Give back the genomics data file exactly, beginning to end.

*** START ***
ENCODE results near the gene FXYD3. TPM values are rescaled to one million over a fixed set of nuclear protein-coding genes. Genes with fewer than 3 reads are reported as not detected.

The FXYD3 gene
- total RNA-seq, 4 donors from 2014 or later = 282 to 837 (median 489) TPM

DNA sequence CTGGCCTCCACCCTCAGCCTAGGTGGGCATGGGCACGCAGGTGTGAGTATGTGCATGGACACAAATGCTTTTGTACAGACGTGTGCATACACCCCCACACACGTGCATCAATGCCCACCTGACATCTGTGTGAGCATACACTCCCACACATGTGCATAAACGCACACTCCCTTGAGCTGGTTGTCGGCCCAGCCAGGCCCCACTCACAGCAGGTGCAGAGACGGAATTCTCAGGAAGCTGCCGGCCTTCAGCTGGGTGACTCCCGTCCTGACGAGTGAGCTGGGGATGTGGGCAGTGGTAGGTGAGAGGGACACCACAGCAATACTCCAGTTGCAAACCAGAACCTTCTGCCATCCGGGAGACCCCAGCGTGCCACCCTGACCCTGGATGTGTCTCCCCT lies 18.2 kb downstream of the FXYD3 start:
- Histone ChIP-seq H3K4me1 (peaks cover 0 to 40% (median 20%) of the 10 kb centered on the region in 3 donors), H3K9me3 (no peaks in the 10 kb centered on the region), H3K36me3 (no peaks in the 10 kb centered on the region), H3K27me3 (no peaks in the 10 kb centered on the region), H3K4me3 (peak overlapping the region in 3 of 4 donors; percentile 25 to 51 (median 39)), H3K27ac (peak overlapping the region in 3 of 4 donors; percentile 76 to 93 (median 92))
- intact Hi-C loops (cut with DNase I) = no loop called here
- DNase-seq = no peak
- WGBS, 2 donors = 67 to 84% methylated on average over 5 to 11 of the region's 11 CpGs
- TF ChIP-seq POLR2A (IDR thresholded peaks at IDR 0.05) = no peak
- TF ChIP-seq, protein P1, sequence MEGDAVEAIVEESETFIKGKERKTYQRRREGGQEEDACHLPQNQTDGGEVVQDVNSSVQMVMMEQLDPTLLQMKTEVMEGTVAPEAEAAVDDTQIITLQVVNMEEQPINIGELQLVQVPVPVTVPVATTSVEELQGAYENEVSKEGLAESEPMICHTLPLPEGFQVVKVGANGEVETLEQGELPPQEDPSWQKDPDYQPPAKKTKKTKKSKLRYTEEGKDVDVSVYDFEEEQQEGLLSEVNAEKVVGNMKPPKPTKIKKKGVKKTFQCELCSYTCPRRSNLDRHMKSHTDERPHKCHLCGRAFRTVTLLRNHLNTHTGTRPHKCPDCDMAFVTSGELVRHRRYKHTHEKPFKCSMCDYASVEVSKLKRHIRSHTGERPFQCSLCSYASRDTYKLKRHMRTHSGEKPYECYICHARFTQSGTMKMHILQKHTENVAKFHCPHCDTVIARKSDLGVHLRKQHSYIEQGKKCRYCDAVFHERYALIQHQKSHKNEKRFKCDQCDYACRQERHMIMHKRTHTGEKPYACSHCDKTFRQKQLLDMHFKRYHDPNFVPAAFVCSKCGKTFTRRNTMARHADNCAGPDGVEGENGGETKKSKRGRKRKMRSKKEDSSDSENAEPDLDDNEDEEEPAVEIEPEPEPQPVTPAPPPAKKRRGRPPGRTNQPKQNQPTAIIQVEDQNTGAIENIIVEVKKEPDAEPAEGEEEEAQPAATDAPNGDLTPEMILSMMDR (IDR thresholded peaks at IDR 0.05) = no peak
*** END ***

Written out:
ENCODE results near the gene FXYD3. TPM values are rescaled to one million over a fixed set of nuclear protein-coding genes. Genes with fewer than 3 reads are reported as not detected.

The FXYD3 gene
- total RNA-seq, 4 donors from 2014 or later = 282 to 837 (median 489) TPM

DNA sequence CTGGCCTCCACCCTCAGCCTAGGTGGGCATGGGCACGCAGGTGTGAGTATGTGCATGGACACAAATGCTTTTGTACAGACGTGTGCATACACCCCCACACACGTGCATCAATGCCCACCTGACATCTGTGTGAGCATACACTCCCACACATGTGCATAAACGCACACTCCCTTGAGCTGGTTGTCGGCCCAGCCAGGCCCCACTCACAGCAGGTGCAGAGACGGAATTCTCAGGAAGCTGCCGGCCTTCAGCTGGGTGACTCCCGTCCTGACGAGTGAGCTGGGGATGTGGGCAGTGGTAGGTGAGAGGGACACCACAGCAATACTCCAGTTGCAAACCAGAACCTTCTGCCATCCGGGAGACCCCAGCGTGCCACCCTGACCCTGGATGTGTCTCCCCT lies 18.2 kb downstream of the FXYD3 start:
- Histone ChIP-seq H3K4me1 (peaks cover 0 to 40% (median 20%) of the 10 kb centered on the region in 3 donors), H3K9me3 (no peaks in the 10 kb centered on the region), H3K36me3 (no peaks in the 10 kb centered on the region), H3K27me3 (no peaks in the 10 kb centered on the region), H3K4me3 (peak overlapping the region in 3 of 4 donors; percentile 25 to 51 (median 39)), H3K27ac (peak overlapping the region in 3 of 4 donors; percentile 76 to 93 (median 92))
- intact Hi-C loops (cut with DNase I) = no loop called here
- DNase-seq = no peak
- WGBS, 2 donors = 67 to 84% methylated on average over 5 to 11 of the region's 11 CpGs
- TF ChIP-seq POLR2A (IDR thresholded peaks at IDR 0.05) = no peak
- TF ChIP-seq, protein P1, sequence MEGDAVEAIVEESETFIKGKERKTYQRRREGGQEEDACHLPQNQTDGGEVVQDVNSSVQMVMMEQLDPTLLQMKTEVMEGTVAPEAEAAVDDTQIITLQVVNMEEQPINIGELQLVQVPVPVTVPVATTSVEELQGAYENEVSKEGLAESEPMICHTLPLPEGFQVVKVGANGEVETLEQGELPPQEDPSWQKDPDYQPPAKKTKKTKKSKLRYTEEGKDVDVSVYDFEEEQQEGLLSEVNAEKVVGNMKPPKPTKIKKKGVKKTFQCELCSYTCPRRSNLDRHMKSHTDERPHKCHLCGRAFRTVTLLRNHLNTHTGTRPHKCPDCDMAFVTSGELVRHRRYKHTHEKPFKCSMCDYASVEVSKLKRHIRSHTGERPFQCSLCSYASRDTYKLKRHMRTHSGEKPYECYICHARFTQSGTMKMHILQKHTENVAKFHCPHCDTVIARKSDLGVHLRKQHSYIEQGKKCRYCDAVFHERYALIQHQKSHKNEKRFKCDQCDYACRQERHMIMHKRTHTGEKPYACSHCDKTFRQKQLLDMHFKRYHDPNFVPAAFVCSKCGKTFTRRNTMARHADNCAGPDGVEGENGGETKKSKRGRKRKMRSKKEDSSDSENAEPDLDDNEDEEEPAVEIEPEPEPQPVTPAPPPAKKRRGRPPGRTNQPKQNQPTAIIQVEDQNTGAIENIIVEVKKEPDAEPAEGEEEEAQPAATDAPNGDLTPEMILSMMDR (IDR thresholded peaks at IDR 0.05) = no peak